Under the Affordable Care Act, dental coverage is considered an “essential health benefit” for children. That means if you’re purchasing coverage for someone 18 or younger, dental coverage must be available as part of a health plan or as a stand-alone plan. All qualified health plans sold on the Affordable Care Act Marketplaces must also include pediatric vision coverage. For adults, however, vision and dental care coverage is different under the law.
The Affordable Care Act does not stipulate that adults have to carry vision or dental insurance. In the past, many people may have had combined health, dental and vision insurance. So it’s important to look at your policy carefully to see what’s covered.
- If dental or vision care is covered as part of your health insurance plan, you pay one monthly premium for everything
- If dental or vision care is not covered in the plan, you can purchase stand-alone policies to cover those services
It’s important to note, you can purchase dental and vision policies at any time — not just during the open enrollment period. You will pay a separate monthly fee for these stand-alone policies, according to the federal government. In terms of coverage and cost, there are typically a number of options for dental and vision care, including HMO and PPO options.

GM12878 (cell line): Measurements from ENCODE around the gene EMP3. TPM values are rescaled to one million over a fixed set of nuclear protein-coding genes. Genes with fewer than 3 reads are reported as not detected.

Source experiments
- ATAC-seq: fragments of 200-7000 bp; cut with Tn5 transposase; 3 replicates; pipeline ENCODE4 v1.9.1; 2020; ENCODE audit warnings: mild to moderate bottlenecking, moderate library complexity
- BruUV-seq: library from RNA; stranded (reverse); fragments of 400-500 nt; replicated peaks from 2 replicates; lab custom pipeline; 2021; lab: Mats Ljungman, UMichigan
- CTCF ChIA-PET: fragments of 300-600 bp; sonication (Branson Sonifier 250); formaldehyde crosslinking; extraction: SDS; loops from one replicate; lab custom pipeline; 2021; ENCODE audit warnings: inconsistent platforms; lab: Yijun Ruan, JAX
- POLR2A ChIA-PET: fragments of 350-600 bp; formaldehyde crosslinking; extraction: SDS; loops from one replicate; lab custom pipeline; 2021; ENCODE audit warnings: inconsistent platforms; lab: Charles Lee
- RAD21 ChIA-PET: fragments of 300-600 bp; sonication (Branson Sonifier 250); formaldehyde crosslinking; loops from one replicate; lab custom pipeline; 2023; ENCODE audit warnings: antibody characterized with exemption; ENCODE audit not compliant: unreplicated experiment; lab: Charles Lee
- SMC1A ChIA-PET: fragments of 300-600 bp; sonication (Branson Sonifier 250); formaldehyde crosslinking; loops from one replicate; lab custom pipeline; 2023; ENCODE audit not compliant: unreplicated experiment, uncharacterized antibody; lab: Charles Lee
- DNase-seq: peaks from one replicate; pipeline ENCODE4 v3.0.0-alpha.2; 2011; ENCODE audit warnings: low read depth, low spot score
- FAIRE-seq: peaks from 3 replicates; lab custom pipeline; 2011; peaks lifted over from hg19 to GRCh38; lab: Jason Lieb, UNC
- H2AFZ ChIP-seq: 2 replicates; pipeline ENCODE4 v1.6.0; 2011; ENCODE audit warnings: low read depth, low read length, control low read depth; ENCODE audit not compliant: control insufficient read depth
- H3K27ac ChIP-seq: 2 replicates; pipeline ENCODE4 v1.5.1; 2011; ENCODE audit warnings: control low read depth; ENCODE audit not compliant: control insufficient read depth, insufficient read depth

If you have a separate, stand-alone dental plan, you can cancel it at any time during the year by not making payments on the dental plan premium. This will cause your dental coverage to end. As long as you continue to pay your health plan premium, you’ll stay enrolled in your health plan. However, if you want to keep your health insurance plan, do not cancel your dental plan on HealthCare.gov. Unfortunately, if you select “Remove” from the “My Plans and Programs” under your dental plan, that action will cancel both your dental and health plans.